Abortion rights face many hurdles in India

Updated on May 07, 2022 07:45 PM IST
The multiple barriers to abortion, when compounded with caste discrimination, bureaucracy and poverty, hurt access to safe abortions for marginalised pregnant persons
Despite limited legal reforms, access to abortion rights will continue to be challenging considering structural inequalities in seeking reproductive health services (Shutterstock) PREMIUM
Despite limited legal reforms, access to abortion rights will continue to be challenging considering structural inequalities in seeking reproductive health services (Shutterstock)
ByDipika Jain

The leaked draft majority opinion of the Supreme Court of the United States (SCOTUS) has caused a global controversy. The draft opinion confirmed that SCOTUS intends to reverse the judgment of Roe v. Wade, which recognised the right to abortion. Although the draft opinion does not formally represent the court’s opinion until published, the immediate implication of such a judgment will restrict abortion in many parts of the United States. The draft decision is likely to have global implications on abortion rights.

Abortion is either criminalised or a qualified right in most countries. However, recent international jurisprudence increasingly shows a liberalising trend, especially in the Global South.

The overturning of Roe will not have a major impact around Indian abortion laws, as India has a legislative framework granting a qualified right to abortion. The Medical Terminal of Pregnancy (MTP) Act, passed in 1971, permitted women to have abortions up to 20 weeks, at the discretion of a Registered Medical Practitioner, if extending the pregnancy puts their physical or mental health at danger, if there is a possibility of foetal “abnormalities”, alleged rape or failure of contraception for married women. A 2002 amendment legalised medical abortion, using the combined mifepristone-misoprostol regimen for the termination of early pregnancies.

In 2021, the government passed the MTP (Amendment) Act and introduced a few significant but inadequate changes, including the extension of abortion rights to unmarried woman and conditional increase in gestational limit. Arguably, the Indian law does not have an upper gestational limit for pregnancies with foetal anomalies. However, the amendments are not framed through a gender justice lens, but preserve the doctor-centric approach of the 1971 law. Removing the gestational limit for pregnant women whose foetuses have been diagnosed with “abnormalities” indicates eugenic underpinnings and furthers an ableist rationale that ascribes less “value” to foetuses with potential disabilities. Further, the delineation of specific categories of women who are eligible for abortions between 20 and 24 weeks creates a framework of “graded victimhood” — the perceived victimhood of certain women is used to justify an extension of the permissible gestation period for abortion, rather than their agency, circumstances or desire to get an abortion.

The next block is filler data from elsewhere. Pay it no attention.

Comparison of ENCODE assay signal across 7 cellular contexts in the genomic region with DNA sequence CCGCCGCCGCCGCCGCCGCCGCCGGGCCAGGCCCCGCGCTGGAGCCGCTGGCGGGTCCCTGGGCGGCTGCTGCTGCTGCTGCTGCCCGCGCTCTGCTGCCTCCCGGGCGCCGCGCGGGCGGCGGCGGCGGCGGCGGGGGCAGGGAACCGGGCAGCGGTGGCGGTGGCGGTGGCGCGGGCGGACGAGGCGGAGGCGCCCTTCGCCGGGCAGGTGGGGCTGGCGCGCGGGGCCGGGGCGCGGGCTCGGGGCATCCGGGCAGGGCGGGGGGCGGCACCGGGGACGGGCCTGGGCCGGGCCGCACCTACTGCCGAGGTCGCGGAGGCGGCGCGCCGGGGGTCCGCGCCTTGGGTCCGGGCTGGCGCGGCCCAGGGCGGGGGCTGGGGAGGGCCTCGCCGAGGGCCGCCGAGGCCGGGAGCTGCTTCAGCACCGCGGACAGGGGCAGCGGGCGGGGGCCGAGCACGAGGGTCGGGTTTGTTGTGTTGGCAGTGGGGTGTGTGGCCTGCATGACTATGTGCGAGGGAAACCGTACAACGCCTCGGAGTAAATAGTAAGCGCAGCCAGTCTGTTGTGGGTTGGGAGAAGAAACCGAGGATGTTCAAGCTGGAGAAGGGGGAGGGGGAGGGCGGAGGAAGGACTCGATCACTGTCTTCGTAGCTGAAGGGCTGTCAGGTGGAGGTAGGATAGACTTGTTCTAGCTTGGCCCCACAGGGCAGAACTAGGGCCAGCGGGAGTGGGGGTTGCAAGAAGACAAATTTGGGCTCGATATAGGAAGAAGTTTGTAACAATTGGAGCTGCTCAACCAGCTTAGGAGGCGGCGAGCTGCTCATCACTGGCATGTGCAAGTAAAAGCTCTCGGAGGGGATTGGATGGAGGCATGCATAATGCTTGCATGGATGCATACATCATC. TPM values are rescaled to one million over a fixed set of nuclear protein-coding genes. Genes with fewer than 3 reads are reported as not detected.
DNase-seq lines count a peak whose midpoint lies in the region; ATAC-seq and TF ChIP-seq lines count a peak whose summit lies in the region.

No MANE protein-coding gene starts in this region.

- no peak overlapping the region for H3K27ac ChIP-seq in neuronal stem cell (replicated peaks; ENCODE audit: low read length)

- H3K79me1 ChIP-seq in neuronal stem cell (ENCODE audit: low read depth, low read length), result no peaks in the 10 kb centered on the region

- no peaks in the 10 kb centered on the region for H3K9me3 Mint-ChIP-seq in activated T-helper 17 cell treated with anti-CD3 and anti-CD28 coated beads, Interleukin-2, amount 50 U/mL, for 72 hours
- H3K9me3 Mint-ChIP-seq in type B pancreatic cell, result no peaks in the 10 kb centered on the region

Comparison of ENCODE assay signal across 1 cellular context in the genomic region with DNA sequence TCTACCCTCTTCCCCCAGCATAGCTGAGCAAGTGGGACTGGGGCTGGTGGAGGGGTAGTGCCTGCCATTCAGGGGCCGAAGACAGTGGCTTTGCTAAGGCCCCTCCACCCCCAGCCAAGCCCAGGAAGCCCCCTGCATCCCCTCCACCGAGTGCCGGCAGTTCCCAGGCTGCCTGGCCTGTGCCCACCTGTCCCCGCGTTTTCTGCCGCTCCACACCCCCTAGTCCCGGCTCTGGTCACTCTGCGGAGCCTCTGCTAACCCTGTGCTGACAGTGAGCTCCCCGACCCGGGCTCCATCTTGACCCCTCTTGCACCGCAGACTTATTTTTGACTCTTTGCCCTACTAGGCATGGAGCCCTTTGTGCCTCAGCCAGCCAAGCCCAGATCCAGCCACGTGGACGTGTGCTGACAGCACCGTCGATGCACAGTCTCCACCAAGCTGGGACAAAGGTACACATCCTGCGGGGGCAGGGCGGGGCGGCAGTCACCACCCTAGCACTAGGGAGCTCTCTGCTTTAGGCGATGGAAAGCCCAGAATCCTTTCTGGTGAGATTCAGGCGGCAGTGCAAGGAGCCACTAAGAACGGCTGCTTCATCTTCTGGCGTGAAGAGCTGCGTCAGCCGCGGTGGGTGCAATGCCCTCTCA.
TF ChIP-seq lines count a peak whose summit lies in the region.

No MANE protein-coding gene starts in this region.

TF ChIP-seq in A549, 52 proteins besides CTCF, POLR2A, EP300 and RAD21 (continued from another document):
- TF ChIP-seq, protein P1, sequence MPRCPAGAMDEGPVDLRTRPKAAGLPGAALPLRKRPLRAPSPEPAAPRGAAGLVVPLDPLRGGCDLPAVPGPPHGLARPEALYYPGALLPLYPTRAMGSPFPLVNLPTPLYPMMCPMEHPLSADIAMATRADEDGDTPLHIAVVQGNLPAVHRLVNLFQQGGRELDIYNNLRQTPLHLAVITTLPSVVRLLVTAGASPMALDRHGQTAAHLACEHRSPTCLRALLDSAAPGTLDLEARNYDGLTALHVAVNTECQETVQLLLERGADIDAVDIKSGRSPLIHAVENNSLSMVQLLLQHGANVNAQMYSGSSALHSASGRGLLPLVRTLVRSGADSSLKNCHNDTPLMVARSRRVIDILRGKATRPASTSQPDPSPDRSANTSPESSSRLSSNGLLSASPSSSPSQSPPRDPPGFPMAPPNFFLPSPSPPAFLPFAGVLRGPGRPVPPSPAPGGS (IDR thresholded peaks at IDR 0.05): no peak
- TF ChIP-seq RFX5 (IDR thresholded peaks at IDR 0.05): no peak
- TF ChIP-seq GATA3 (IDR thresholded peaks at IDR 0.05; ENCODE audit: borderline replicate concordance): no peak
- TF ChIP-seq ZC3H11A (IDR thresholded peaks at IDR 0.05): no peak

The setting up of medical boards to decide cases of foetal “abnormalities” after 24 weeks of gestation period is likely to cause severe delays in granting abortions. A study by the Centre for Justice, Law and Society at Jindal Global Law School found that on average, states reported an 80% shortfall in obstetricians and gynaecologists — thereby making functional medical boards largely unfeasible.

Finally, the amended law continues to be an exception within the criminalisation of abortion under sections 312-318 of the Indian Penal Code, which significantly impact access to abortion services and exacerbates abortion stigma.

The amendments are carried out in isolation of other laws and policies — such as the Protection of Children from Sexual Offences Act, 2012, (POCSO). The mandatory reporting provision of POCSO conflicts with section 5A of the MTP Act, which guarantees confidentiality for the pregnant person obtaining abortion services. Adolescents, therefore, face a barrier as consensual sexual relations are construed as sexual assault under POCSO, which triggers the mandatory reporting clause. The legal ambiguities in multiple legislation make it difficult for adolescents to access sexual and reproductive health care services. Moreover, medical practitioners also face the threat of persecution while providing adolescents with abortion services. It is imperative that abortion in decriminalised and the legal reforms are rights based, holistic and intersectional that centre the pregnant person.

The multiple barriers to abortion, when compounded with caste discrimination, bureaucracy and poverty, hurt access to safe abortions for marginalised pregnant persons. Abortion is allowed only for women, excluding transgender and gender variant persons who require reproductive health services.

Finally, legal reforms alone cannot produce structural changes to improve access, which require holistic advancements that will allow pregnant people from all backgrounds to exercise their bodily autonomy while making reproductive decisions. Despite limited legal reforms, access to abortion rights will continue to be challenging considering structural inequalities in seeking reproductive health services. A framework of reproductive justice that acknowledges the multiple axes of oppression persons from marginalised communities face is important to ensure inclusive and intersectional access to abortion services for all marginalised persons.

Dipika Jain is a professor of law, vice-dean and director, Centre for Justice, Law and Society, Jindal Global Law School

The views expressed are personal

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